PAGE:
Getting paid on time for work performed on a construction project is a natural concern for subcontractors. Generally speaking, your subcontract with the general contractor contains a payment clause that sets forth when and how you are entitled to receive payment. Two commonly used types of payment clauses are “pay if paid” and “pay when paid” clauses. In Pennsylvania, these two types of payment clauses are treated differently by the courts. Therefore, it is critical that you know the difference between both types of payment clauses so you can recognize if they are part of your subcontract.
What is a “Pay if Paid” Clause?
A “pay if paid” clause is a payment clause that states that the contractor is obligated to pay its subcontractors only if the contractor receives payment from the owner. In other words, if the owner never pays the contractor, the contractor has no duty to pay you. Pennsylvania courts view a pay if paid clause as a “condition precedent.” This simply means that payment to the contractor by the owner is one of many conditions that must be satisfied before any payment is due to the subcontractor. Just as you would not be entitled to payment if you did not perform the work, you would not be entitled to payment if the owner never paid the contractor. When this type of payment clause appears in a subcontract, the owner’s payment to the contractor is added to the list of conditions, such as satisfactory performance of the work and submission of an application for payment, that must be fulfilled before the subcontractor is entitled to payment.
What is a “Pay When Paid” Clause?
A “pay when paid” clause is a payment clause that states that the contractor is obligated to pay its subcontractors following receipt of payment from the owner. In other words, if the owner delays three months in paying the contractor, the contractor has no duty to pay you during that period of delay. Pennsylvania courts view a pay when paid clause as a “timing mechanism.” This means that payment by the owner triggers the timing of when the contractor must pay you. When this type of payment clause appears in a subcontract, the owner’s payment to the contractor is an event that starts running the clock on when the contractor must pay the subcontractor. In general, the subcontractor must be paid pursuant to the terms of the subcontract. If the subcontract does not contain payment terms, then the subcontractor must be paid within a reasonable period of time.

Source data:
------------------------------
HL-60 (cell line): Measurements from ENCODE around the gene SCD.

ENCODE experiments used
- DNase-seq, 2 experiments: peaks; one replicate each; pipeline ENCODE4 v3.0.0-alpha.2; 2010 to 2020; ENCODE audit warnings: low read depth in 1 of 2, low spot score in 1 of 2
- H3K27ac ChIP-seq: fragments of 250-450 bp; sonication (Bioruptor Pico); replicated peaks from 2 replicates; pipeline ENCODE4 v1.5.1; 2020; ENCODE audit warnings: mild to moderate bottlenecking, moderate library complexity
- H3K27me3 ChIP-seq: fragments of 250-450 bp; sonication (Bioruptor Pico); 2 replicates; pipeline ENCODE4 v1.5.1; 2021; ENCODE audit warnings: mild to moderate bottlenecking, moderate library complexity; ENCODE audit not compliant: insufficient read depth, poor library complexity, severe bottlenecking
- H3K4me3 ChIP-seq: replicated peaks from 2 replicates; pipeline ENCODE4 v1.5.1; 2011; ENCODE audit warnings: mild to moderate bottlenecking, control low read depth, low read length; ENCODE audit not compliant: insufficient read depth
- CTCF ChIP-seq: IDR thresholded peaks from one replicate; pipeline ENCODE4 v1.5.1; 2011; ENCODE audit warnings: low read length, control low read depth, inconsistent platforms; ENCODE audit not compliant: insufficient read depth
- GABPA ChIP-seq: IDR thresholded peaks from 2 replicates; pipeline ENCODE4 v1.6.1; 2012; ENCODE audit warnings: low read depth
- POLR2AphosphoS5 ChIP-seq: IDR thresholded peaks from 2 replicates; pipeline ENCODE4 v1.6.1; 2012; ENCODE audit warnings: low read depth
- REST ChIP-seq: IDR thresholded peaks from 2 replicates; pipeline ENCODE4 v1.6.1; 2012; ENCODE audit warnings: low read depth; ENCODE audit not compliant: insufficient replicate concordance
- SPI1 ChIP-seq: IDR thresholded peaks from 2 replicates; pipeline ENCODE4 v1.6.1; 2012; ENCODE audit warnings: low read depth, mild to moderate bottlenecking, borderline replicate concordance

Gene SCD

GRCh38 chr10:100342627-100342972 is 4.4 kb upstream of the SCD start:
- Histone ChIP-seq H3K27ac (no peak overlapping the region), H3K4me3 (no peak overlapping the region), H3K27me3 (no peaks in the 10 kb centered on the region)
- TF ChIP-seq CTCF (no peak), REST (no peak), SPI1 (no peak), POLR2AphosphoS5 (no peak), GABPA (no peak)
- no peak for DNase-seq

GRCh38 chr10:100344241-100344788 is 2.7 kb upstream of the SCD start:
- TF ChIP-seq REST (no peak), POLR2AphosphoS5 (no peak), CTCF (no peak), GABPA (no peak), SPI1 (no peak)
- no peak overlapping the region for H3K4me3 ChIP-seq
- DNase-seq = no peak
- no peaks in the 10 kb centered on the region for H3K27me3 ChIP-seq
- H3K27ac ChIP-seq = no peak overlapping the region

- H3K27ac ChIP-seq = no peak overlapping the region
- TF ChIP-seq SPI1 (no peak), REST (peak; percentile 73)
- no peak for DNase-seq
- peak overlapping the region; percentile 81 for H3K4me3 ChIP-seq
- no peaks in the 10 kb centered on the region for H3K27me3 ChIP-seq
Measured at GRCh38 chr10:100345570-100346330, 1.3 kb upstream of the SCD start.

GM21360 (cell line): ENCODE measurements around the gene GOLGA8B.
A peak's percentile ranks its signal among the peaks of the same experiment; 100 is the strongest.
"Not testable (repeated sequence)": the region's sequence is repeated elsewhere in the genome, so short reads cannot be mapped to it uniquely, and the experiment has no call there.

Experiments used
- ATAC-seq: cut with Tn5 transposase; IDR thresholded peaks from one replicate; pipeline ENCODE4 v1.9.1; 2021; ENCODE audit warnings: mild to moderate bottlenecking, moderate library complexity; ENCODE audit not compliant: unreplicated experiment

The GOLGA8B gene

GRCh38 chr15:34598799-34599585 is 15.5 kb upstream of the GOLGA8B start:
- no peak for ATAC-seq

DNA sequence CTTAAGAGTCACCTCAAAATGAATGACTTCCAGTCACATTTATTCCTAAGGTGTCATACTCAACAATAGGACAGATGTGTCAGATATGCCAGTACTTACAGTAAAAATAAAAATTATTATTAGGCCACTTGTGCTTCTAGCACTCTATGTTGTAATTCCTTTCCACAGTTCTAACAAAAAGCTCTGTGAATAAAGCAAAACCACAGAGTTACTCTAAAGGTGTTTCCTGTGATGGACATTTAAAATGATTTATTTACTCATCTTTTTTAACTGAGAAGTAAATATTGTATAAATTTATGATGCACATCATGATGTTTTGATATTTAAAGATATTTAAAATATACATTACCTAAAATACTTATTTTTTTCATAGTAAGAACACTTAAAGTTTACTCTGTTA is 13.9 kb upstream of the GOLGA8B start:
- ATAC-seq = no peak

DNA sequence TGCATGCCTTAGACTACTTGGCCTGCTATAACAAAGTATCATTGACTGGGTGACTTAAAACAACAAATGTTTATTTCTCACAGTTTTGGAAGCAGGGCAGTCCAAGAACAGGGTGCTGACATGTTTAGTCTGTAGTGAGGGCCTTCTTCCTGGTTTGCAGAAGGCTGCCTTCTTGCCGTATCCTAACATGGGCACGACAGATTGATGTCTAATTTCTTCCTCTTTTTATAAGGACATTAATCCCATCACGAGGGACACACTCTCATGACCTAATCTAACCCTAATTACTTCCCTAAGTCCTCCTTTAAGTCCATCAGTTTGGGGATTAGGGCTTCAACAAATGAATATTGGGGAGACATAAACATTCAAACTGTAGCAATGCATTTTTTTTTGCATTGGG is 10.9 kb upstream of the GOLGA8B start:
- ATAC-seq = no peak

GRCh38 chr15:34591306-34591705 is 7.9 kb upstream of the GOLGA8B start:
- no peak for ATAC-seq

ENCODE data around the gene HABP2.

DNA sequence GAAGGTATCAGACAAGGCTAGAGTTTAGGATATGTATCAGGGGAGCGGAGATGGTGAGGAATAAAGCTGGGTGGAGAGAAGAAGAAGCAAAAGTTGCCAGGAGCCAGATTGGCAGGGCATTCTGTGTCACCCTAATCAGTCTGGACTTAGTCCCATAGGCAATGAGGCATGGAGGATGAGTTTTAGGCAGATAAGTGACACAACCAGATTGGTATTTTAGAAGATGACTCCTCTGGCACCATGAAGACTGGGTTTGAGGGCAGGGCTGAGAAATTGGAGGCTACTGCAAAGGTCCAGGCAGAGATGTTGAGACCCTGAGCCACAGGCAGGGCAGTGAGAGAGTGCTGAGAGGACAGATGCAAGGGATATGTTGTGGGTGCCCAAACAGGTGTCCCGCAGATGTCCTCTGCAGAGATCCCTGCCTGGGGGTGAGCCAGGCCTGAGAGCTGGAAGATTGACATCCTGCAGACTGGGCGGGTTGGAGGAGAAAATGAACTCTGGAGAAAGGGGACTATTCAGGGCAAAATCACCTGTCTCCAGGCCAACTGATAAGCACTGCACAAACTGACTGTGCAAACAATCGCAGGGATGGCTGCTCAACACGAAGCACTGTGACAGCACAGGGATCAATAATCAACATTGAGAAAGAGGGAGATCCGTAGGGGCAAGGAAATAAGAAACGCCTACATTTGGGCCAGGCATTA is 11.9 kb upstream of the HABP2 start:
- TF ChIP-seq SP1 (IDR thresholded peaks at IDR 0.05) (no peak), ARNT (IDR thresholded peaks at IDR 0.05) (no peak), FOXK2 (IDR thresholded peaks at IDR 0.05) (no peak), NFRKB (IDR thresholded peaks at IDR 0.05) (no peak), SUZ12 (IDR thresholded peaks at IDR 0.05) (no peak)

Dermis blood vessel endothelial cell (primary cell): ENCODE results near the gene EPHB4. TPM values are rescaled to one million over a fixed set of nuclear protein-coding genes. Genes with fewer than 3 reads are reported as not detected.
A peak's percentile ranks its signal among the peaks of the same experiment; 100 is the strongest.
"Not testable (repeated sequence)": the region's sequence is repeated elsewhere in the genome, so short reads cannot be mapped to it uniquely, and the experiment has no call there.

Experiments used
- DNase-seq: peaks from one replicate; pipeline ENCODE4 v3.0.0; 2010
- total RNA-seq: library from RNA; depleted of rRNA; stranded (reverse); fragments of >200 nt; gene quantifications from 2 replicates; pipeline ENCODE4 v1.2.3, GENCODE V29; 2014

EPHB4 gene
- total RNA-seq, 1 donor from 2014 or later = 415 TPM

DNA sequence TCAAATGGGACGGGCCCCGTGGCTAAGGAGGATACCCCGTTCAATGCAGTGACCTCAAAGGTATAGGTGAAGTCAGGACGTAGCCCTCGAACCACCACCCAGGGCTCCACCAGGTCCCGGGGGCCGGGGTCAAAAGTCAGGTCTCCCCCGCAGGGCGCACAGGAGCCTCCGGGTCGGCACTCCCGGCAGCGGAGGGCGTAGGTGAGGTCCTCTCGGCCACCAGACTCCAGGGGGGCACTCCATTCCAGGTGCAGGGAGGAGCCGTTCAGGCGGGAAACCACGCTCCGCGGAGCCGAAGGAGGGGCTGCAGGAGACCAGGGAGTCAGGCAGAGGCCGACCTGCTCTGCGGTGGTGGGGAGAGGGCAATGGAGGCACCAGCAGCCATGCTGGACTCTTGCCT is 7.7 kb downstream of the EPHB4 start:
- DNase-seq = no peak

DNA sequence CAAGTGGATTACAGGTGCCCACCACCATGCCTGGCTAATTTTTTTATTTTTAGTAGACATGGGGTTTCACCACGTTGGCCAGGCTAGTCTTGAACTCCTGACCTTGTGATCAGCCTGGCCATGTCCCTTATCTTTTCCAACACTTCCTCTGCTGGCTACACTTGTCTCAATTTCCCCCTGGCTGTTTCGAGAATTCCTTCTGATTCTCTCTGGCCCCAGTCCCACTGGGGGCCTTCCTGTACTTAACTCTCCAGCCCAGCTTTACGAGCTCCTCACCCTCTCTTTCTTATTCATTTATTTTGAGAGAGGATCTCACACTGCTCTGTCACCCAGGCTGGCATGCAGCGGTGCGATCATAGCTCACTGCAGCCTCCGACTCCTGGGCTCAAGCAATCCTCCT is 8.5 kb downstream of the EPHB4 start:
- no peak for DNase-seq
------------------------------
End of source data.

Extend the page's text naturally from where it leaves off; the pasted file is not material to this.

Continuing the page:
Pay if Paid vs. Pay when paid: Why Does it Matter Which Clause is in My Subcontract?
The difference between these two types of payment clauses is significant and highlights the need to carefully review subcontracts with your attorney. Where there is a “pay if paid” clause in a subcontract, the subcontractor and the contractor share the risk that the owner will fail to pay. If the owner fails to pay the contractor, it is unlikely that the subcontractor will succeed on a claim against the contractor for payment.
By contrast, where there is a “pay when paid” clause, the subcontractor and the contractor do not share the risk of owner non-payment. Because a “pay when paid” clause controls only the timing of payment, not whether any payment is due, Pennsylvania courts generally allow a subcontractor to sue a contractor for non-payment where a reasonable amount of time has passed following the subcontractor’s demand.
Which is Better: “Pay if Paid” or “Pay When Paid”?
In Pennsylvania, “pay when paid” clauses are better for subcontractors. This is because the courts recognize that where there is a “pay when paid” clause rather than a “pay if paid” clause, the contractor still has a duty to pay the subcontractor even where the owner defaults. Because Pennsylvania courts view these clauses differently, and because they can look similar, it is important to carefully review your subcontract with a Pennsylvania attorney who can properly advise you as to the risk of non-payment if you enter into the subcontract.